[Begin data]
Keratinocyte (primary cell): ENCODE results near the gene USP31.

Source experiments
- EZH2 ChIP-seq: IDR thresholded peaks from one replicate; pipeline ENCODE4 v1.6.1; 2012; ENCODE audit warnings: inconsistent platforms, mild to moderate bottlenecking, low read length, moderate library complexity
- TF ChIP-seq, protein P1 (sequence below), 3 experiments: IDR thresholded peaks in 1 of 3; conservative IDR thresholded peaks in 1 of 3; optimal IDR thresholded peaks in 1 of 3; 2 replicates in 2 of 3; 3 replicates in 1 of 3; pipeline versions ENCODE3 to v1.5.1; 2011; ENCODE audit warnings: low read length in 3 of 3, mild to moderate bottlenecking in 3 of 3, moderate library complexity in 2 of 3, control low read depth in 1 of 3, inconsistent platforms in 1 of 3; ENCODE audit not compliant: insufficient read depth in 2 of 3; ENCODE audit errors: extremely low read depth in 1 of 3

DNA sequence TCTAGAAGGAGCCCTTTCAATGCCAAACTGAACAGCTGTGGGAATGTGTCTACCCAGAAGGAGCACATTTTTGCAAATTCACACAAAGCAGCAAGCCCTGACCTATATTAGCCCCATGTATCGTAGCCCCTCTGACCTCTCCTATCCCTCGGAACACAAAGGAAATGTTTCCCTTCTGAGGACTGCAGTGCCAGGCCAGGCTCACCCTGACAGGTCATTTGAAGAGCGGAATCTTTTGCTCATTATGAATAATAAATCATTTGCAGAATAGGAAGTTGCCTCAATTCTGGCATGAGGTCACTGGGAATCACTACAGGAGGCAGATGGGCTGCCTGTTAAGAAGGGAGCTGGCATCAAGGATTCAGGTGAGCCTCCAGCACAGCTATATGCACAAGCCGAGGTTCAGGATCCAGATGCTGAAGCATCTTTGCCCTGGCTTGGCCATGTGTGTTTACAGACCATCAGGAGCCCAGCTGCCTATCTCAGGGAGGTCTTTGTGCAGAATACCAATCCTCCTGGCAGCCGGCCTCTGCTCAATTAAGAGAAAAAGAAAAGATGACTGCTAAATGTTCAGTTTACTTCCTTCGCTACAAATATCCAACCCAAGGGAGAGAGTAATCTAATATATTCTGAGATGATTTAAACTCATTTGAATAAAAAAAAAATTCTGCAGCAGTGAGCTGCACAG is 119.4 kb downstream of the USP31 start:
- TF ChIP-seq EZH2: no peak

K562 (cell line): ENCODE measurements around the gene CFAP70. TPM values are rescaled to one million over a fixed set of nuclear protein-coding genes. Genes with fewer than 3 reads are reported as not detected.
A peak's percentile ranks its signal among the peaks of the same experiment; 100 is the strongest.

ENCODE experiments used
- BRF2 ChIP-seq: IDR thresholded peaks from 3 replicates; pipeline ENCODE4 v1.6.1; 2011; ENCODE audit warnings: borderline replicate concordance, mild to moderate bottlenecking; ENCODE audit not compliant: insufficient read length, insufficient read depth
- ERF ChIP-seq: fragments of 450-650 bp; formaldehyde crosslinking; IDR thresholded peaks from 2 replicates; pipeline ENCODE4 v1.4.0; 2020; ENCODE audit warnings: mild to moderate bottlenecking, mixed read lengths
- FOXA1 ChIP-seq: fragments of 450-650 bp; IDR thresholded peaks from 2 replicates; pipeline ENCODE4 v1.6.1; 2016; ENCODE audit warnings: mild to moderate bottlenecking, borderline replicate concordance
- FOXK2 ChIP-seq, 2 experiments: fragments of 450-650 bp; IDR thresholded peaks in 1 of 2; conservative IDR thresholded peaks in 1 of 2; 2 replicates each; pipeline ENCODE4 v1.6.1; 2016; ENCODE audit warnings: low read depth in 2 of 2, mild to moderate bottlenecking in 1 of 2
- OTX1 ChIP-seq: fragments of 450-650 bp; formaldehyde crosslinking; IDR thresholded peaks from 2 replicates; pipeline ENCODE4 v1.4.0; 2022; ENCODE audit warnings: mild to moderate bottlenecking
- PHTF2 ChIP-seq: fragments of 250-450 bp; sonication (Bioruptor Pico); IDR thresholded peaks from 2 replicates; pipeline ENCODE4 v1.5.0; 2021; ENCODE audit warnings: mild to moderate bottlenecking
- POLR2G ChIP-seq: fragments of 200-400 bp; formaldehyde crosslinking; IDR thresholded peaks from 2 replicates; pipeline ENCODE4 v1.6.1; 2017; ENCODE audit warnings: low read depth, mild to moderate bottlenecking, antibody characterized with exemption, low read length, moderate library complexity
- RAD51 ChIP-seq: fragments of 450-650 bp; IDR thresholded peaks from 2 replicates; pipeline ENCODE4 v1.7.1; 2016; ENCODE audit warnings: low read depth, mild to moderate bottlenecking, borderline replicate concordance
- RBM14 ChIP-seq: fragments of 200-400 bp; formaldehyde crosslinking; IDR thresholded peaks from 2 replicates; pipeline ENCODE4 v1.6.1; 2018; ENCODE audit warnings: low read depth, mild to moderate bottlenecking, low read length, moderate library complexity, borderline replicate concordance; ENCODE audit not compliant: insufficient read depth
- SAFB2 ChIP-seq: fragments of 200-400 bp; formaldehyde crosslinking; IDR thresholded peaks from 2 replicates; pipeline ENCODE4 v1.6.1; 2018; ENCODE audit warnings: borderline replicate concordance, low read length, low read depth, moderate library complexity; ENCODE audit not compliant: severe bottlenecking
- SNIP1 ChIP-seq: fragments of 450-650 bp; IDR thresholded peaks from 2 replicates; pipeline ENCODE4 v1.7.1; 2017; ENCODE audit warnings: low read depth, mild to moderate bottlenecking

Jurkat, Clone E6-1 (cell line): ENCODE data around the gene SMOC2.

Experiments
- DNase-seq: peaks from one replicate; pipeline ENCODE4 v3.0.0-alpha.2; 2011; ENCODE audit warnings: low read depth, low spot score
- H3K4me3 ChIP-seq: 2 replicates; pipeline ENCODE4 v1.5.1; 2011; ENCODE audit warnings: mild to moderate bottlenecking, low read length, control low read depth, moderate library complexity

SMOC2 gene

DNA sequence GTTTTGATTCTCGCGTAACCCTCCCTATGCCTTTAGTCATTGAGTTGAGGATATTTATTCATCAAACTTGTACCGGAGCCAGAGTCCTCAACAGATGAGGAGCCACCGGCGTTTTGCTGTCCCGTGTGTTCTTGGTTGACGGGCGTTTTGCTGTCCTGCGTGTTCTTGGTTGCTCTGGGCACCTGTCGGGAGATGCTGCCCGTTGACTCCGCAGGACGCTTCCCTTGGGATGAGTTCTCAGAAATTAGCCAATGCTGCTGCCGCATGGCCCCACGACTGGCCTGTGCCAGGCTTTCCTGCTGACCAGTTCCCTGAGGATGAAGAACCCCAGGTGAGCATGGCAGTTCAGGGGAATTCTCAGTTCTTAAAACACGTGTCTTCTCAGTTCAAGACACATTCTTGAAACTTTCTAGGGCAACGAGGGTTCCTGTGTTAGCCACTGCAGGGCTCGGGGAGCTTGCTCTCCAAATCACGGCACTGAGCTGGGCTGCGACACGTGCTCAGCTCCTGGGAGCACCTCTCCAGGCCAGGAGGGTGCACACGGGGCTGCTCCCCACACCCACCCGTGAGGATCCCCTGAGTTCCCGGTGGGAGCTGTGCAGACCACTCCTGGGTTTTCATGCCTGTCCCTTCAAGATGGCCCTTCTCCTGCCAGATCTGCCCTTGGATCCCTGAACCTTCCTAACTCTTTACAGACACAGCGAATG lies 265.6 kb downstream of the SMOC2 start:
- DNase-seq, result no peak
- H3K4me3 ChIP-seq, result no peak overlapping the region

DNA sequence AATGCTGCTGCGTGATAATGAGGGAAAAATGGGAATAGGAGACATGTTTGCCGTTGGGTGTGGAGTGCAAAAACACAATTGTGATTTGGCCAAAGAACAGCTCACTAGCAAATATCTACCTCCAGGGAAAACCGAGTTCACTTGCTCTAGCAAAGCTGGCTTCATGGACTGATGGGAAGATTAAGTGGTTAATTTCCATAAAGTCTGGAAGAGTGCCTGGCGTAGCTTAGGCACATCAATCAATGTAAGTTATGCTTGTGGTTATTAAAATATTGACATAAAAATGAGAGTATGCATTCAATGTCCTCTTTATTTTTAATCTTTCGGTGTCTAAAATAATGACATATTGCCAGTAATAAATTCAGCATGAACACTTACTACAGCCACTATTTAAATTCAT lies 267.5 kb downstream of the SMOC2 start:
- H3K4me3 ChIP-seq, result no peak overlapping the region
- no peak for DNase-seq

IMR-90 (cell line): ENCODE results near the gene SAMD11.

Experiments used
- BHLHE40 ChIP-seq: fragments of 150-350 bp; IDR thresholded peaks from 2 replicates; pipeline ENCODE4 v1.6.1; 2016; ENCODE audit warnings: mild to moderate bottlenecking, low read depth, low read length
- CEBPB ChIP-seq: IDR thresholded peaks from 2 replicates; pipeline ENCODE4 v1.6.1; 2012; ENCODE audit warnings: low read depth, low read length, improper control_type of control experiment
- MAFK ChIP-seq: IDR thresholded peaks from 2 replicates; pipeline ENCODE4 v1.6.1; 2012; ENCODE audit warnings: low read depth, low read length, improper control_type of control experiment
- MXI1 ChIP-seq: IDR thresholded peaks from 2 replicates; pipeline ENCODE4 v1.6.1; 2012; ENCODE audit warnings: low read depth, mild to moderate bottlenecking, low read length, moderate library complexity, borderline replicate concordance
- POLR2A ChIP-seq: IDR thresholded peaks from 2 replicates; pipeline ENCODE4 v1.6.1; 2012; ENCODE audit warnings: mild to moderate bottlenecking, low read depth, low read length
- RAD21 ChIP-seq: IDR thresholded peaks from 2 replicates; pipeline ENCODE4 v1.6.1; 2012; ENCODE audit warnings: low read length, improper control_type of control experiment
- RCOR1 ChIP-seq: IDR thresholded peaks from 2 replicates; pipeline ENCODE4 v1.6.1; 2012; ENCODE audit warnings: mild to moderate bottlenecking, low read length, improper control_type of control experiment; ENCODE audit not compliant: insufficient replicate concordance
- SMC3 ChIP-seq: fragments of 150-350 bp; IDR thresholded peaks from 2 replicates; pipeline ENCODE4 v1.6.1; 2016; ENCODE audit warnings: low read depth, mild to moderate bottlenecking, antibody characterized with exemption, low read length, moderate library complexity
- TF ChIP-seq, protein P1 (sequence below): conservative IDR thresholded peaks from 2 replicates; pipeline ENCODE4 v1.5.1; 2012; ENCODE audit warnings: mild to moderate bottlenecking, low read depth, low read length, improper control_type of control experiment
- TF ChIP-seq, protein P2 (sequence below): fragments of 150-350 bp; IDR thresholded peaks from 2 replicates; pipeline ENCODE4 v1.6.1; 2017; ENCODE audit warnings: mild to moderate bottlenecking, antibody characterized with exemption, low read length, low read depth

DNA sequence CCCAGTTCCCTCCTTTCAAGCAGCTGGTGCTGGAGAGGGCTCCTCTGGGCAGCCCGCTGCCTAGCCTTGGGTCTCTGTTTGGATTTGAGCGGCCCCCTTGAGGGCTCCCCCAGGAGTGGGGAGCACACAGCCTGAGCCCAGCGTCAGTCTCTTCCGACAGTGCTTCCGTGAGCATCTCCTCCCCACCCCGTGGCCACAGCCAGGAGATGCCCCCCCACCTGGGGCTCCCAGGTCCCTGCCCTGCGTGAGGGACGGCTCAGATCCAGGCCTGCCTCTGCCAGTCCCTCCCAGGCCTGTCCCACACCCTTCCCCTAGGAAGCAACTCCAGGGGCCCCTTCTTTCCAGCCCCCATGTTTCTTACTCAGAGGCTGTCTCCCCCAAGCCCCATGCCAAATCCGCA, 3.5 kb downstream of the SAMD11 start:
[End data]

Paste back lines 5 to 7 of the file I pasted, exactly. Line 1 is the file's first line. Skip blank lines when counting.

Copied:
DNA sequence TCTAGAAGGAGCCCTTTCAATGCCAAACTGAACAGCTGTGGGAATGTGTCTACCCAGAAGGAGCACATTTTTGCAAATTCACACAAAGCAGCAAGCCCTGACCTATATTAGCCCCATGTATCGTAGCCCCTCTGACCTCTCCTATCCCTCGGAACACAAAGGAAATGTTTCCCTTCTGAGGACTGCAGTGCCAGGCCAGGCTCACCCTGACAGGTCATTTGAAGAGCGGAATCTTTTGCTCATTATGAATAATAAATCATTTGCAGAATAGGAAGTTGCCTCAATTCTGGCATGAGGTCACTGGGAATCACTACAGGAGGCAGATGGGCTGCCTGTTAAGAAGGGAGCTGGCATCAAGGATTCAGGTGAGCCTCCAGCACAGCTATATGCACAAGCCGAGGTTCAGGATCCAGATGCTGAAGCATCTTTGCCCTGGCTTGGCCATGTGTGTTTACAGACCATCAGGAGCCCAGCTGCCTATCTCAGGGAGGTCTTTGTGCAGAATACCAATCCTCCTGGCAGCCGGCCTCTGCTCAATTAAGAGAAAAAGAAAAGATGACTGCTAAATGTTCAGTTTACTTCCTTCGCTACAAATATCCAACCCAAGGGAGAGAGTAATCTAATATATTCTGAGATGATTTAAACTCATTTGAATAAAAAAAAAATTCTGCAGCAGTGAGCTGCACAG is 119.4 kb downstream of the USP31 start:
- TF ChIP-seq EZH2: no peak

K562 (cell line): ENCODE measurements around the gene CFAP70. TPM values are rescaled to one million over a fixed set of nuclear protein-coding genes. Genes with fewer than 3 reads are reported as not detected.